Country Store Revival
On a vanishing frontier, two partners plunge into business and times past — out Highway 28, where log trucks grind to a halt for rag bologna, pig’s feet, hoop cheese and caramel cakes.
Jefferson Country Store is the kind of place where you sit and visit while you’re ordering food or picking up supplies, the kind of place where “store dog” welcomes folks in the parking lot.
Betsy Compton was the last person qualified to run a general store, or so she thought.
Marketing skills, financial training and inventory management savvy are mandated for running a grocery empire. She and partner Tony Luker had zero. But that was so 2013.
Today, the dynamic duo owns and operates Jefferson Country Store, Marengo County’s grocery, café, truck stop and ground zero for fried bologna.
This is a happy place, not much larger than a three-bedroom house, at 26120 Alabama Highway 28, near Demopolis. But this tin-roofed mercantile selling industrial strength hoop cheese is not to be confused with convenience stores dotting Alabama like warts on a frog. This is retro 1950s, complete with hardwood floors, checker games and circa 1970 gas pumps that used to work. Jefferson Country Store operates much as it did during the 1960s when Betsy’s ancestors ran it. Now it’s her turn.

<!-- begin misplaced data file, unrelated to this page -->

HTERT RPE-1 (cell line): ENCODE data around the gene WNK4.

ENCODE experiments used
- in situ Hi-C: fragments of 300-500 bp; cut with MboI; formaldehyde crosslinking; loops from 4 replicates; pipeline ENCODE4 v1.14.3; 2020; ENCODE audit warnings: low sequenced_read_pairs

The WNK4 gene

“Not a day goes by when we aren’t scared,” laughs Betsy, referring to the store that has been in her family for generations. “In this community, you are either a Compton, kin to one or know one.” Her grandfather, Hayward Compton, bought the store in 1967. Betsy’s father, David Compton, ran the business through 1976 and mother, Connie, assisted in operations in the 1980s. Then aunt Hattie Compton Morgan took the helm until closing it in September 2012.
Enter Betsy Compton.
A year after her aunt closed the store, Betsy reopened it, in October, 2013, but not without anxious moments and serious thought. As a child growing up around and in Marengo County, Betsy recalls visiting the family business.
“I loved coming here, everyone did,” she says, recalling after-school ventures for nachos and chocolate milk. “But I never dreamed one day I would own the place.”
The dream changed in August 2013.
At a family dinner, the Compton clan discussed the then quiet and dormant building. All agreed if it was to stay in the family, a family member must re-open it. “Why don’t you run it?” inquired a family member. The idea seemed preposterous at first. Betsy had no nest egg set aside for general store operation.
She was and is the director of public relations at The University of West Alabama, Livingston, with a background in journalism. “Words are the tools of my trade, not numbers,” she says. “Taxes, inventories, ordering supplies were all new to me. And who would start up a general store in this economy?”
Tony’s background is in sales, but neither had experience running a business. “We had a cheat sheet,” the new operator says. “We know our store and our customers. We know their needs.”
The couple saved, researched, secured a loan, and in October 2013 cut the ribbon on the all new Jefferson Country Store. After about a year vacant, the building returned to life.